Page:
Art inspired by art. Here follow choreographies originating from other artistic creations.
Art inspires art. Dance looks to the sides, to its neighbours in theatre, music, or painting, and even behind, to its history and origins, to get inspired and to transform consolidated classic pieces into new ones. This is an authentic trend, and to prove it, we have included five Spanish groups who have (successfully) practiced this in their new creations.
ONE. LA VERONAL AND SURREALISM.
When the Loraine Ballet ordered a piece by the prestigious Valencian creator Marcos Morau in 2016, what came to Morau’s mind was the life of Luis Buñuel. He portrayed the contrast between Buñuel’s birth town, Calanda, with its noisy Easter drums, and the Bohemian, vanguard Paris where Buñuel lived and his cinema flourished.
This idea developed into the great success Le Surréalisme au service de la Revolution. Likewise, the idea was also the point of departure for the short piece Sonoma, the latest creation by La Veronal, premiering the summer of 2020 at the Grec Festival. In his new work, which has a surrealist touch, Morau remains true to this kind of visually suggestive aesthetics and scenic setting; something that has always characterized his creations.
TWO. TAIAT, SCHLEMMER AND MAN RAY.
Meritxell Barberá and Inma García, directors of the veteran Valencian group Taiat Dansa, have always had a soft spot for the twentieth century vanguards. In fact, their most recent work has found inspiration directly from two of its greatest revolutionaries. Firstly, the starting point of Tres [Three] comes from The Triad Ballet, the most famous scenic creation by the legendary Bauhaus researcher, Oskar Schlemmer. Tres is a work in which Taiat Dansa offers a re-reading of this revolutionary creation with a contemporary vision. Taiat has counted on the assistance of the prestigious international choreographers Ismael Ivo and Rachid Ouramdane. Secondly, there is Man Ray, a visually suggestive play in which Taiat focuses on the, at times reprehensible, relationships the famous photographer had with his many muses.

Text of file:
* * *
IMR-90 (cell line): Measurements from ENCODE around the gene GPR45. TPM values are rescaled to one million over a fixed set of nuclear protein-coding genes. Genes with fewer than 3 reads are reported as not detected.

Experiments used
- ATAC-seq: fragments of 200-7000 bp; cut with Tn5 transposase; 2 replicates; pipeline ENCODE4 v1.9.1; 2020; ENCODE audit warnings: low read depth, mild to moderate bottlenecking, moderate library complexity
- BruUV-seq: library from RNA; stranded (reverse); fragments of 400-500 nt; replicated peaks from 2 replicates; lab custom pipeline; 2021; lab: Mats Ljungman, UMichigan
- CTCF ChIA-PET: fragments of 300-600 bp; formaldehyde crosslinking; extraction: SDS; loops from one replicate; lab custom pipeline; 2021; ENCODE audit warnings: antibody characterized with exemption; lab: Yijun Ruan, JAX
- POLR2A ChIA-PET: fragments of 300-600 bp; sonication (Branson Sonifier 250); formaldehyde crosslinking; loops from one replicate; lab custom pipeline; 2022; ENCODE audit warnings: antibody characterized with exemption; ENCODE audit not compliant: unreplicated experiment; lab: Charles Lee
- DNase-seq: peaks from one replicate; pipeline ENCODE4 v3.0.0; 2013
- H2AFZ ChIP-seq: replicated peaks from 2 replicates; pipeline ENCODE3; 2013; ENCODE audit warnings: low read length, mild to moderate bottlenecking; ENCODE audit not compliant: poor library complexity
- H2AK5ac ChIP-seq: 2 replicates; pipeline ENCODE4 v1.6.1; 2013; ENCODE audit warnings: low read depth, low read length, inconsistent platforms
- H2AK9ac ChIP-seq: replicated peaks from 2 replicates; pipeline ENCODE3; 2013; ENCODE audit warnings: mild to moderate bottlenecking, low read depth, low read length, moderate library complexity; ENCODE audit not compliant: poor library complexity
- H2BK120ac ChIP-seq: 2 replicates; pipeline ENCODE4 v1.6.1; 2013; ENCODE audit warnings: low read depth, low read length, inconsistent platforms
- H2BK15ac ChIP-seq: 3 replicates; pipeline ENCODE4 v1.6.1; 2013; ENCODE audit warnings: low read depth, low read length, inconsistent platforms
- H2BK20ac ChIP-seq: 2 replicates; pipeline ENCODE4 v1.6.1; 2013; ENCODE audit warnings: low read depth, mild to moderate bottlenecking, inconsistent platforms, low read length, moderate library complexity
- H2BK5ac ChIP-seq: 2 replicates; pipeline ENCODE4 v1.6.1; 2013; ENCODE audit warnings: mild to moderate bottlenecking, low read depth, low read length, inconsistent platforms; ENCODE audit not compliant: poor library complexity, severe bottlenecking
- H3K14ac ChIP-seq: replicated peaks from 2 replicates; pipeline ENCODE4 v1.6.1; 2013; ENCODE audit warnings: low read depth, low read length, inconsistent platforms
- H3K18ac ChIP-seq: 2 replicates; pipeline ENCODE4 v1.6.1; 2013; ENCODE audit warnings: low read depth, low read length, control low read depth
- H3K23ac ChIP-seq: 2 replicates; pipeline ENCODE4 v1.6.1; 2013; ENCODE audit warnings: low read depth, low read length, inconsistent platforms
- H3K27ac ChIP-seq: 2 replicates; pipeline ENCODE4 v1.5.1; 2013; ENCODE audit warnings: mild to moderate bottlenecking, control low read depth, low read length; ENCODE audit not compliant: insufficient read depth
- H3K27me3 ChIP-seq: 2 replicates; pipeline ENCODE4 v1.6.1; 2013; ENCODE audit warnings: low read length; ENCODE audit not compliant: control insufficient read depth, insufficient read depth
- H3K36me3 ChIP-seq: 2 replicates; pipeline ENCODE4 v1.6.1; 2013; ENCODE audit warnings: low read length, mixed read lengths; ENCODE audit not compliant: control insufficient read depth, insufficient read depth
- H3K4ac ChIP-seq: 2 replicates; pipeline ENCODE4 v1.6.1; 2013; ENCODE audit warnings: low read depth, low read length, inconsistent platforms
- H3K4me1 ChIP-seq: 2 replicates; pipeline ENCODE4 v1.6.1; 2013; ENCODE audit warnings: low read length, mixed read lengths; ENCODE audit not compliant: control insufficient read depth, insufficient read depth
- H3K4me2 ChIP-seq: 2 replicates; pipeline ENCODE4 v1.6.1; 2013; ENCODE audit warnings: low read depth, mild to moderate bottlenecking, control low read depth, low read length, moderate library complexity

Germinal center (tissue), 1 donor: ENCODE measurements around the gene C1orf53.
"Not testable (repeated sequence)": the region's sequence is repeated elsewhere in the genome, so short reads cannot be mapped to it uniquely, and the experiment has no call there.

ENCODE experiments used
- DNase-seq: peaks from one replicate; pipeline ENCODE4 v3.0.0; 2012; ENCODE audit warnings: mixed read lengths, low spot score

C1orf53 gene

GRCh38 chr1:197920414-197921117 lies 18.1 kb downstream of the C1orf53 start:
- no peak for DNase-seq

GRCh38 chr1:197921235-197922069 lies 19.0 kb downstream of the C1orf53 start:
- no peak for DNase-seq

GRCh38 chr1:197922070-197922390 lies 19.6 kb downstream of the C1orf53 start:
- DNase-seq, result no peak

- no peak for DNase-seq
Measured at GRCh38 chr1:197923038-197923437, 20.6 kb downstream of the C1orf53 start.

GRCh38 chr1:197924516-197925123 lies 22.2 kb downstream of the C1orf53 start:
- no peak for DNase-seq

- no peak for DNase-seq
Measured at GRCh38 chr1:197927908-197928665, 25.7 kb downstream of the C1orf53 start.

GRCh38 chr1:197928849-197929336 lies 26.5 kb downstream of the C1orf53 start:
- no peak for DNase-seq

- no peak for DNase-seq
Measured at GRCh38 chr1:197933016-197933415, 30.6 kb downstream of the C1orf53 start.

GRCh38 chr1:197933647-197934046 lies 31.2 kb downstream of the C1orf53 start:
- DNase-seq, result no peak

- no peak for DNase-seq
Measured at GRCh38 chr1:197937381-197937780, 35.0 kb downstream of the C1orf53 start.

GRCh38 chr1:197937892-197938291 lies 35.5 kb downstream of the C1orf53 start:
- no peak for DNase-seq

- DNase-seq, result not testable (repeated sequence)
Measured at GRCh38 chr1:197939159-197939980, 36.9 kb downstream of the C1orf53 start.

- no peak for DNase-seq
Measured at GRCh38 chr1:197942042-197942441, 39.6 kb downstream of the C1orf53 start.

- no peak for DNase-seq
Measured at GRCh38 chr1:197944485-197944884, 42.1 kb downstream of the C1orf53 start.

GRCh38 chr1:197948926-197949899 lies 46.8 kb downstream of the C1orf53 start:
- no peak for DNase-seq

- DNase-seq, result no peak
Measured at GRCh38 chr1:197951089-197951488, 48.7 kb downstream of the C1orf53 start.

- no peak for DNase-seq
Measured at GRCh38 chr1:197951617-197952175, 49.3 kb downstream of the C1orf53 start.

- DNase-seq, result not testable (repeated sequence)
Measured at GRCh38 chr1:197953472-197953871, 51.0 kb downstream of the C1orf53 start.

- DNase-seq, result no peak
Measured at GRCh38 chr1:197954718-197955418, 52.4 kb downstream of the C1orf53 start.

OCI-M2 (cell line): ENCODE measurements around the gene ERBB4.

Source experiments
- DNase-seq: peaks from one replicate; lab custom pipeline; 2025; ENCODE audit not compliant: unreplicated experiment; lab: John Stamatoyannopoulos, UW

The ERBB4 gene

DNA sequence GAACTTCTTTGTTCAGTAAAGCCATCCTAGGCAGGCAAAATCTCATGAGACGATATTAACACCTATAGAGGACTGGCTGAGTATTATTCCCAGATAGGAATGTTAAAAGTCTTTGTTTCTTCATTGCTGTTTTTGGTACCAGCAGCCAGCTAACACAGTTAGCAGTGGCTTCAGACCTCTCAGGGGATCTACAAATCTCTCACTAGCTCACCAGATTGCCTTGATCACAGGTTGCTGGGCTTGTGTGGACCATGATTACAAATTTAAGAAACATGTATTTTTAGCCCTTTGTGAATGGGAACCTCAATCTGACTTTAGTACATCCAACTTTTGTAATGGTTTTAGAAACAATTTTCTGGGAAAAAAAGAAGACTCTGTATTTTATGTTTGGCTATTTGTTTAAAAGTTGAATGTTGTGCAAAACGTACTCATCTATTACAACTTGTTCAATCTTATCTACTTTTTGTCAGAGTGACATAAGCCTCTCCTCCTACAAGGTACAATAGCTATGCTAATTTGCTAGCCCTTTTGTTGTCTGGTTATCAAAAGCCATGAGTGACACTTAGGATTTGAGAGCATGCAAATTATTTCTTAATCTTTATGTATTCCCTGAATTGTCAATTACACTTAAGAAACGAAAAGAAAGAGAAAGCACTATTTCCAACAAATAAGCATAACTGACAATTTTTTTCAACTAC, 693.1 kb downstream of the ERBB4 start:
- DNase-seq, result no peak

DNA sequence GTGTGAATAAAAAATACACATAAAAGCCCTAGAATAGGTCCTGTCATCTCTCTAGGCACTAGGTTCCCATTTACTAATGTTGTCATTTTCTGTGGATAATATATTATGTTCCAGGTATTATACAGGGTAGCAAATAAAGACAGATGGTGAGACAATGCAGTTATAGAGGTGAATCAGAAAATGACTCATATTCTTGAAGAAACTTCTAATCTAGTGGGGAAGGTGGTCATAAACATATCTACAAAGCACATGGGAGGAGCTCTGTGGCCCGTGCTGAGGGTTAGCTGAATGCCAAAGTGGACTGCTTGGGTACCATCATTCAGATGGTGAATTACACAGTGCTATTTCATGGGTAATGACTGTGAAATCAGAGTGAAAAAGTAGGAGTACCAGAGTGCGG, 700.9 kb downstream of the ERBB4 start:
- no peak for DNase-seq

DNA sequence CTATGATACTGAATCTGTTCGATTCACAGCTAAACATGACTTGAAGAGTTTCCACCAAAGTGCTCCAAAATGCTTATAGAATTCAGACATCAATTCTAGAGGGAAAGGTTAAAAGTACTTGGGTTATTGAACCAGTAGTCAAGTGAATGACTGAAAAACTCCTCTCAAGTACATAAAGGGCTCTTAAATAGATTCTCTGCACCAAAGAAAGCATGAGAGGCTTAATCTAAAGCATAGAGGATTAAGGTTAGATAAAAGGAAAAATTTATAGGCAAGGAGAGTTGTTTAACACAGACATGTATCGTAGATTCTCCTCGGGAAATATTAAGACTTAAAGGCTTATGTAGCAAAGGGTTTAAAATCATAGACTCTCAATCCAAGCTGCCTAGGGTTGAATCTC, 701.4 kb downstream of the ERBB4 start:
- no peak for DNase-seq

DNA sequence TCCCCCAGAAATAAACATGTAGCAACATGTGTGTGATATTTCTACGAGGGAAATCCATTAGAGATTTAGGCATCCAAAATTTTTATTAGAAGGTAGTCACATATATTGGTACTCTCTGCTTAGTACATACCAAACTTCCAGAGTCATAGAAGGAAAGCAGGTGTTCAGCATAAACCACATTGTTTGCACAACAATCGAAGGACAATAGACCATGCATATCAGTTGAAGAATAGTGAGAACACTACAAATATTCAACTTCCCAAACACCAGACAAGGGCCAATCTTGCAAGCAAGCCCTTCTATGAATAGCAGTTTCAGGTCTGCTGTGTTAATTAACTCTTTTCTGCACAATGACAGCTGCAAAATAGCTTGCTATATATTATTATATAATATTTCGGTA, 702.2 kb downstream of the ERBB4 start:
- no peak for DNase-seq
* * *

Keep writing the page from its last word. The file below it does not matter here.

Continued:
THREE. KOR’SIA AND GISELLE.
Mattia Russo & Antonio de Rosa, directors of the Madrilenian company Kor’sia premiered in 2018 with their good-natured version of Nijinsky’s La siesta del fauno [Faun’s Afternoon Nap]. Later, in Jeux/Nijinsky for the Ullate Ballet, they retraced the Russian creator’s work. This time they explored the configuration of a new morality at the beginning of the twentieth century. It can therefore come as no surprise they have now decided on a revision of Giselle, the emblematic romanticist ballet. This decision gives continuity to their research into the academicism beyond their own time, and asking pertinent questions in our historic moment about the belief in the existence of true and pure love, when even science recognizes it in the broken-heart syndrome.
FOUR. YOSHUA CIENFUEGOS AND MOZART.
For the twentieth anniversary of his company Cienfuegos Danza, the Valencian choreographer Yoshua Cienfuegos gave in to the beauty and solemnity of Mozart’s Requiem and converted it into his celebratory choreography bearing his own special hallmarks. Nine dancers, a string quartet, and an actress join forces to stage this creation.
It brings death to the forefront with direct references to the troublesome historical memory of Spain. With references to flamenco, Mozart’s masterpiece is heavily modified to suit the interests of this choreography. It is one of the most ambitious creations to date by this Valencian group.
FIVE. INÉS BOZA AND MIGUEL DELIBES.
The Ballet Contemporáneo Burgos [Burgos Contemporary Ballet], directed by Alberto Estébanez, joins the pomp and circumstance of Miguel Delibes’ 100th birthday with their new production MD soy como un árbol [MD I’m like a tree].
The idea and behind this proposal and its set-up are the works of the Catalan choreographer Inés Boza. In the 90s she was running her own company, SenZa TemPo. In her new creation with the Burgos group, her point of departure is the fictional work by Delibes. In a mix of dance and theatre, she places the action in the writer’s birth town Valladolid, but reinvents it as a kind of Macondo (the fictional town in Gabriel Garcia Marquez’s novel One Hundred Years of Solitude). The set-up respects Delibes’s maxims; you write as things are and describe people as you see them, with their unique and unforgettable traits.